Actual Numbers and Percentage of Total Adult Population (Defined as admitting to an intake of more than 21u/week in Women & _____________________________________________________ Surgery Staffing – Total Hours Worked per Week It has been a fascinating exercise for the practice to compare the practice’s activity over a ten year period and to reflect on the many changes during that time. General practice has changed dramatically since 1997. The following represents a brief analysis of these changes. The new General Practice Contract has resulted in much more complex conditions being treated in local surgeries whilst at the same time GPs themselves have stopped providing care at nights and at weekends. Out of hours care is now provided by Primecare - a countywide service for which many local GPs work. Whilst the total practice population has remained quite constant there has been a marked aging of the practice as a whole with the number of children under the age of 5 reducing by 30% and births by 14% coupled with an increase of 12% in adults over 65. Deaths have also reduced quite dramatically by 53% though this probably represents a normal level of variation around a mean. The consultation rate for the practice as a whole has increased by 18% over 10 years and is probably related to an aging of the population, more complex care being delivered at the practice and a marked increase in certain diseases which will be highlighted below. The nursing staff at the surgery is now providing 68% more appointments than 10 years ago and the use of the telephone for simple consultations has increased dramatically. The number of home visits has reduced by 78% as access to transport has improved. At first glance it would appear that the number of medications prescribed by the practice has increased hugely this is largely due to a change to 28 day prescribing as recommended by the Government. That said it is clear that costs have risen hugely over the past 10 years and our drug spend now stands at over £600,000 - an increase of 105% in 10 years. Clearly, this would have been much greater had generic prescribing not increased from 27% to 83%. The groups of drugs used and, indeed, the specific drugs themselves, demonstrate the change from treating to preventing disease which has been the driving force in modern medicine Immunisation. Immunisation rates have yet to recover from the damage caused by the MMR scare. They are presently too low to prevent a measles outbreak. Clearly, there remains a cohort of children who will be vulnerable to measles in later life which, of itself, carries a substantial risk to them (ii) Cervical cytology uptake remains constantly high over the (iii) Hypertension. The number of people with high blood pressure has doubled over the decade. The aging of the practice population will have an influence as will our efforts to check the blood pressure of all the adult population of the practice. However, the increase in obesity (see below) will have been a major contributor to this huge increase in (iv) Asthma. The 27% drop in the total number of asthmatic can be explained in a number of ways. Firstly, the practice has sought to confirm the diagnosis of asthma in patients. Several were found to be suffering from COPD. Secondly, patients whose asthma had resolved in late childhood and did not require treatment were removed from the register. Lastly, there does seem to have been a true fall in the number of children suffering from asthma. (v) Diabetes Mellitus. Again the number has almost doubled. Similar factors will have been at play i.e. an ageing population, case finding by the practice and obesity. (vi) Epilepsy. There would appear to be a drop in the number of patients suffering with epilepsy. This may be due to the practice ensuring that the correct diagnosis was entered in (vii) Smoking. A gratifying drop of 4.2% is noted in the prevalence of smoking in the practice. The smoking cessation clinics provided at the practice and free nicotine replacement therapy will have aided this fall. (viii) Obesity. The number of obese people in the practice has increased by 277 in 10 years again reflecting national trends. (ix) Alcohol. The number of individuals who are prepared to admit to an intake that may be dangerous to their health has almost doubled in the case of men and has more than doubled in women over the last decade. This finding is in Whilst it is interesting to compare these statistics the absence of data for the intervening years makes claims about trends in referral patterns difficult to confirm except in those areas where the change has been substantial. Data for 1997 – 1998 & 1995 – 1996 exist and have been used in support of some of the claims made. The outstanding statistic in this area of analysis would seem to be the huge rise in the number of people attending A&E. Approximately a by hundred of these will be due to emergency admissions that are now admitted via casualty. Nevertheless, at first glance, it would appear that a large proportion of the increase in attendances by 117 is due to the changes in out-of-hours cover offered by GPs. However, data for the year 1997 – 1998 confirms that the number of patients attending A&E during that year was 538 – a statistic that is almost identical to the 543 for the Age Care, General Medicine, Neurology, Paediatrics and Urology referrals remain largely unchanged over the past 10 years. There have been significant drops in referrals to ENT, Ophthalmology and Rheumatology over the same period reflecting an increased ability on the part of GPs to investigate and manage conditions within these specialities. The fall in referrals to General Surgery is almost certainly due to the excellent diagnostic facilities now easily and rapidly available to GPs. This has enabled us to manage far more conditions within the practice than previously possible. Great credit is due to both the Radiology and Endoscopy departments for facilitating this development. The dramatic decline in referrals to both Dermatology and Gynaecology are a reflection of the expertise developed by doctors at the practice during the past decade where many of the functions of these departments are now undertaken at the surgery. Clearly, this is very much more convenient for patients. The decrease in referrals to the Mental Health unit is a reflection of the fact that simple psychotherapy or counselling is no longer provided by the unit. It does not indicate a reduction in the incidence of mental health problems. The increase in orthopaedic referrals does seem to be large but referral statistics for 1997 – 1998 indicate that 99 referrals were made in that year suggesting that the previous years referrals may have been The overall, referrals were 190(27%) less than 10 years ago and it is clear evidence of more conditions being managed at the practice. It is also interesting that Private referrals have fallen by 20(18%) but it is too small a decrease to categorically claim that an improvement in NHS services has resulted in a reduction in the need for Private Medicine. The enormous increase in the number of tasks the practice has been asked to accommodate over the past 10 years has inevitably required an increase in staffing levels by 62%. The increased level of complexity of care we deliver has also resulted in an increase in nursing provision at all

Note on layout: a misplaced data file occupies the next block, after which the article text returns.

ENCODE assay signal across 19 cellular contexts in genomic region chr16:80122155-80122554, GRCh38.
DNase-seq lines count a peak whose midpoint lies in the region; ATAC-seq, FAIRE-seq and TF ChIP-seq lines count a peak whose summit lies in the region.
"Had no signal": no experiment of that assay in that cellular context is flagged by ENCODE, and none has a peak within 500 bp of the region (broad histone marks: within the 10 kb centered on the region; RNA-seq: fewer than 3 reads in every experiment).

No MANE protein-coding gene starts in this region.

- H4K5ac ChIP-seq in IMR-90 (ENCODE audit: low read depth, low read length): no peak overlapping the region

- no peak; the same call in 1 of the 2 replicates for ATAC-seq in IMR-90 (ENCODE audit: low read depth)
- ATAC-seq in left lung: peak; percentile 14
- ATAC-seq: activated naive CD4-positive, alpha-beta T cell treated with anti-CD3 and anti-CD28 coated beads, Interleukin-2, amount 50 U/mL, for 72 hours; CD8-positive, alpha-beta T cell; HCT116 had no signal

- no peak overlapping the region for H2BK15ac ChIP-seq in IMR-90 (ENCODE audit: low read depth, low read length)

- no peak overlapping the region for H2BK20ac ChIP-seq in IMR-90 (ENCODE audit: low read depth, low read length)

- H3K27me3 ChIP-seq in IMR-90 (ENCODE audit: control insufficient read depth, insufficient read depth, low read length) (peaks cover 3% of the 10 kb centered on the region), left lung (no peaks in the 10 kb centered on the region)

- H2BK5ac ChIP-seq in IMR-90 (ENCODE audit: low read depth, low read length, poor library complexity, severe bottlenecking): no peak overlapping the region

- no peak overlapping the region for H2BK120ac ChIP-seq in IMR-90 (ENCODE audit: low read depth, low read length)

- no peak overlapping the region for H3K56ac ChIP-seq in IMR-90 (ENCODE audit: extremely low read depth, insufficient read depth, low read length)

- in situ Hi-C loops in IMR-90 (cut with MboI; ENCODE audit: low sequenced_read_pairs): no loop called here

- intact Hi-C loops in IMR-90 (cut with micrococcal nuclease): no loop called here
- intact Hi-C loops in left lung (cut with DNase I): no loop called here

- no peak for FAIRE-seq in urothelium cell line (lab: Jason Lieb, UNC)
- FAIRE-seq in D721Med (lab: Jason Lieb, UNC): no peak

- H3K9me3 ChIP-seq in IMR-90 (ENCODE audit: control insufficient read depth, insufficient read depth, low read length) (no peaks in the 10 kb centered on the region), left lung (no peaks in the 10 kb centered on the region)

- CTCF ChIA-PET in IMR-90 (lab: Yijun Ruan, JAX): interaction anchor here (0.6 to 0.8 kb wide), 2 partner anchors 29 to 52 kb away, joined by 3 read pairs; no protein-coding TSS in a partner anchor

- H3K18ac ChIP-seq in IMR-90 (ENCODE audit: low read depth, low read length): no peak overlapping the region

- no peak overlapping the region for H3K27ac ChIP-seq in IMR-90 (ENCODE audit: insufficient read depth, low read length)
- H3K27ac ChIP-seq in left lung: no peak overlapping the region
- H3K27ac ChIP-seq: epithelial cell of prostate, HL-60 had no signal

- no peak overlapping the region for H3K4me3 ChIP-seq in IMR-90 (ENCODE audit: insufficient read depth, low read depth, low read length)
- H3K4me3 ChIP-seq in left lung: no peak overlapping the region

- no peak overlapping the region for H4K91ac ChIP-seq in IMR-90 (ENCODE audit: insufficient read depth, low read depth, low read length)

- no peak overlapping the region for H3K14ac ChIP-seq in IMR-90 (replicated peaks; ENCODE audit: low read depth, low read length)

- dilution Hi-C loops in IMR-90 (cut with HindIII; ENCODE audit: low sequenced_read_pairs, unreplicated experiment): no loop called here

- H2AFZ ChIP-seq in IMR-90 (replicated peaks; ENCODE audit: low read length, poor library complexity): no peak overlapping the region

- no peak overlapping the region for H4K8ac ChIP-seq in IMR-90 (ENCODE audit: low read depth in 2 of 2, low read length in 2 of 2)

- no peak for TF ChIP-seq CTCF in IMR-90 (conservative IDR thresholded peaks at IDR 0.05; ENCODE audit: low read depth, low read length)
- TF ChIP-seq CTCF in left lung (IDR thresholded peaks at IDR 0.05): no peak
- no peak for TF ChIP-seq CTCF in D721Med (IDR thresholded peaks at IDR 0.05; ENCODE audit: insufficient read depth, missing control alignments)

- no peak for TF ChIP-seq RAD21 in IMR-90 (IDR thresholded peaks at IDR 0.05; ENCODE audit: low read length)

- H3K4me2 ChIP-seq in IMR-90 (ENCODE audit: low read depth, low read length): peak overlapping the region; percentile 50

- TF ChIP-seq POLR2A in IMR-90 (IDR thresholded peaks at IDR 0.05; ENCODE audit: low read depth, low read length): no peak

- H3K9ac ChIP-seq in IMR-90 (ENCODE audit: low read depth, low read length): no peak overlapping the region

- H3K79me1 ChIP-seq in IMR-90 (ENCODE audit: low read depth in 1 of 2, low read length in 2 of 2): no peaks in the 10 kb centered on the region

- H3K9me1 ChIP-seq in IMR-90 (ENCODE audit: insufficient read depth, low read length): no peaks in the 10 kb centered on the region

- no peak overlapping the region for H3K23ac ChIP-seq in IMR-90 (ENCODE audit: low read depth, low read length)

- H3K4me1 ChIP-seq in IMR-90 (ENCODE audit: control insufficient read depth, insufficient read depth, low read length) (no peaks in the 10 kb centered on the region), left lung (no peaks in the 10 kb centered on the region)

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Microsoft word - readings for liz howard - final.rtf

488 F.3d 1377, *; 2007 U.S. App. LEXIS 11886, **; PFIZER, INC., Plaintiff-Appellee, v. APOTEX, INC. (formerly known as Tor- Pharm, Inc.) Defendant-Appellant. 2006-1261 UNITED STATES COURT OF APPEALS FOR THE FEDERAL CIRCUIT 488 F.3d 1377; 2007 U.S. App. LEXIS 11886; 82 U.S.P.Q.2D (BNA) 1852 May 21, 2007, Decided May 21, 2007, Filed PRIOR HISTORY: [**1] Appealed from

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Publication list of Dr. Timothy Y Y Lai PubMed indexed journal articles: 141 (as of February 2014) 1. Liu K, Chen LJ, Lai TY , Yam PO, Ho M, Chiang SW, Liu DT, Young AL, Yang Z, Pang CP. Genes in the High-Density Lipoprotein Metabolic Pathway in Age-Related Macular Degeneration and Polypoidal Choroidal Vasculopathy. Ophthalmology. 2014 Jan 3. pi : S0161-6420(13)01049-X. [Epub ahead of pri